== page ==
Saturday, August 15, 2015

The Rise of "Conventional" Warfare

After WW2 and Vietnam there was an era of relative peace as the two major superpowers stared at each other, laden with nuclear weapons, through proxy states and alliances. During this era, the major powers continually upped their weapons' capabilities, but rarely tested them, and not against one another.

Certainly there was war of various sorts throughout the world, but the sort of "conventional" warfare analogous to WW2 battles with armor, air power, and crushing violence rather than guerrilla tactics was far from the norm.

The additional, tacit assumption, was that many of the modern democracies were far removed from the front lines and as such they let their military traditions die. In fact, many openly scoffed at the military as wasted dollars, or used their military spending substantially for the purpose of protecting local jobs and / or technologies along with export markets (see Airbus and most of Europe).

The world was on a hair-trigger of nuclear annihilation for so long that the thought of a conventional war became archaic and not normally contemplated. Alongside that was the general feeling that the borders of the nation state were inviolate and while occasional splits would occur (Czech's and Slovaks, etc...), the vast majority would occur without violence and the transition would mainly involve economic concerns.

While the US, Russia and China would be loathe to directly face off head to head due to the very real sense of potential world destruction, everything else has become fair game. Russia takes Crimea, parts of Ukraine, and threatens the Baltic states. Is it conceivable that Putin would move in and take over one or more of the Baltic states - absolutely. This sort of thinking would have been viewed as the raving of a lunatic ten years ago.

In the Pacific China is aggressively expanding in the seas outside its borders, fortifying islands and using their sea and air power to protect their claims. A clash between China and Japan now is not unthinkable, in fact it might be a more likely than not scenario. This, too, is a brand new way of thinking of these sorts of possible events.

States are effectively collapsing. There is no way that a multi-religions / ethnic state will ever be put together in Syria or Iraq. Libya, too, looks as if it will never be re-joined. These breaks are permanent, and the way to expand or move your borders involves ethnic cleansing and displacement on a grand scale. Turkey and Lebanon and many other states may soon be in the same place.

The powerlessness of the militarily weak is something else that is noticeable. China couldn't care less about what any campaign says regarding Tibet; all those protest concerts and sit-ins accomplished exactly zero. The Dutch were stricken when Russia basically shot down a plane full of their citizens over Ukraine; Russia was unmoved.

Africa is in an unstable place; Nigeria could be an economic powerhouse but is instead riven by a north / south split that likely will grow. It was a great thing that their recent elections involved a peaceful transfer of power, something that is rare in Africa, but it would take a lot of optimism to imagine that ultimately these states will ultimately be able to function with their co-mingled ethnic / religious groups should the era of low commodity prices go on indefinitely.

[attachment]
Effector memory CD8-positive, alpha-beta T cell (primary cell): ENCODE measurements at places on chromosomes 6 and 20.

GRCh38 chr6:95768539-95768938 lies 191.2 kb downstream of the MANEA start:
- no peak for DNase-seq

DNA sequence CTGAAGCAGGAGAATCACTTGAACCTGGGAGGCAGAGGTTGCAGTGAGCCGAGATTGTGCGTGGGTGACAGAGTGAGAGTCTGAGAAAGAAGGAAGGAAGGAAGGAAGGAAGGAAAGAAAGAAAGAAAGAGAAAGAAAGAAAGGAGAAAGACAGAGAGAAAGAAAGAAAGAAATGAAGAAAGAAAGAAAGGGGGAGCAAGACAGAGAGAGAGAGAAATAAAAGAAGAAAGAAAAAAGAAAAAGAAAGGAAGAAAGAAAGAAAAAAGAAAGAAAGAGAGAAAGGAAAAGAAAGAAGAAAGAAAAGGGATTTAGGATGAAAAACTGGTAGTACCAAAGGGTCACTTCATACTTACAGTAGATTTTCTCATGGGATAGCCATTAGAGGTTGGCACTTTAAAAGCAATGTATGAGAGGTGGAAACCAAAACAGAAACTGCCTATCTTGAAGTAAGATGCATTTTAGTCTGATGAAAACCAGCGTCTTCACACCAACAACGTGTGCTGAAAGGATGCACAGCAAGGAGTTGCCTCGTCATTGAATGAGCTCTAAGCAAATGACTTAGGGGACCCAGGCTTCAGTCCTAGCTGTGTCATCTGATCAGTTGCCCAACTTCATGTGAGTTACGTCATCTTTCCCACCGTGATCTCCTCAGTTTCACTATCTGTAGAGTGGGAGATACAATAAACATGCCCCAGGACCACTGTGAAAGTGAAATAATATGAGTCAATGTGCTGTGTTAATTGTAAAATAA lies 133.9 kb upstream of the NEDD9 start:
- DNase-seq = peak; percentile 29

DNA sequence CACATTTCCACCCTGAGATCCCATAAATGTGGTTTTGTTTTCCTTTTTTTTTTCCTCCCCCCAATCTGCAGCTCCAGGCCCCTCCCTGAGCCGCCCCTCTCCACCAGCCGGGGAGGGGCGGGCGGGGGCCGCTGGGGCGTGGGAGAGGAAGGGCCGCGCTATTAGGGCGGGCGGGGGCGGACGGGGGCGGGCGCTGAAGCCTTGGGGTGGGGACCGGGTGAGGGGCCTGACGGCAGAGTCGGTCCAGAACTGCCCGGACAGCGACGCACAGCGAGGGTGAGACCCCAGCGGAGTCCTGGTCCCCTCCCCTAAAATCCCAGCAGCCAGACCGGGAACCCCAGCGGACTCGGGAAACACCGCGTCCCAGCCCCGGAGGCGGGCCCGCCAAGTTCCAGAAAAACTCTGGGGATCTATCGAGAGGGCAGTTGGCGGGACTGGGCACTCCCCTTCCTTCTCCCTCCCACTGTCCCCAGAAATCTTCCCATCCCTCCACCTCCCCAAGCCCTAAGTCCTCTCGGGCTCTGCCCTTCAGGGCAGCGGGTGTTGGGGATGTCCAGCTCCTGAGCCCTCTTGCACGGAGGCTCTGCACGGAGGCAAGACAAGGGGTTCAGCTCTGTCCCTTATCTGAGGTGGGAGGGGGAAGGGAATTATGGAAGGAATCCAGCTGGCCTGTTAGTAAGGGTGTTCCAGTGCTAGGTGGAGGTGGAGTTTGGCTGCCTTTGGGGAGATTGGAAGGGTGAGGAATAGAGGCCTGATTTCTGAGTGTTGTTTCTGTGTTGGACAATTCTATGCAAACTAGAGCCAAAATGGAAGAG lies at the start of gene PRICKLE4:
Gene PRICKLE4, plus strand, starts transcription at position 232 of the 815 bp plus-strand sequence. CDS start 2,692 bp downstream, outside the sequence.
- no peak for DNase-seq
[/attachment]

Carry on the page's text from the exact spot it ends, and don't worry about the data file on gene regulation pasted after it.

What is war? is another question. Is it a civil war today in Mexico between the government and the criminal enterprises that bring drugs into the USA? At what point do we stop pretending that it is a police action? How many deaths until you declare "war"?

This isn't an article about nostalgia or about the choices America has made to enter wars in Iraq and elsewhere; the concept that the US could intervene somewhere on a large scale is always in our head - but the idea that a long, drawn out, "conventional" war alongside terrible treatment of civilians (across religious or ethnic lines) is a real and tangible possibility is a new one.

For years I figured my knowledge of military campaigns in Libya, the Crimea, and the Pacific might as well be consigned to the dustbin of history; but all of the sudden, they were once again useful. And the ruthless, state-destroying wars of the types that produced India / Pakistan or the successor states of Yugoslavia are now front and center in the middle east and parts of Africa.

If the context was happier, it would be good to end on "what's old is new again".

Cross posted at Chicago Boyz

1 comment:

Anonymous said...


Great post. Don't know if I would characterize what we're seeing now as a return to "conventional conflict." I think what is appearing now is better described as "hybrid conflict" and I would say its the innovative use of traditional tools of power...examples are the use of masked Green Men in the Ukraine to promote Russian interests, Chinese expansion of reefs and islets in adjacent waters to assert their economic interests, and the use of surrogate groups in Lebanon and Yemen to support Iranian objectives. The challenge for the United States is how to respond in a manner that assures friends and allies in the region, promotes accepted norms of international behavior and still protects American interests. The definition of war remains unchanged: the use of force to accomplish political objectives. What is changing are the tools, the methods, and now even the operating environments, e.g. the rise of cyber and space capabilities. I think the Cold War will be viewed as a historical anomaly...we're now returning to the norm with regard to geopolitical uncertainty and volatility.

Cheeze Kopf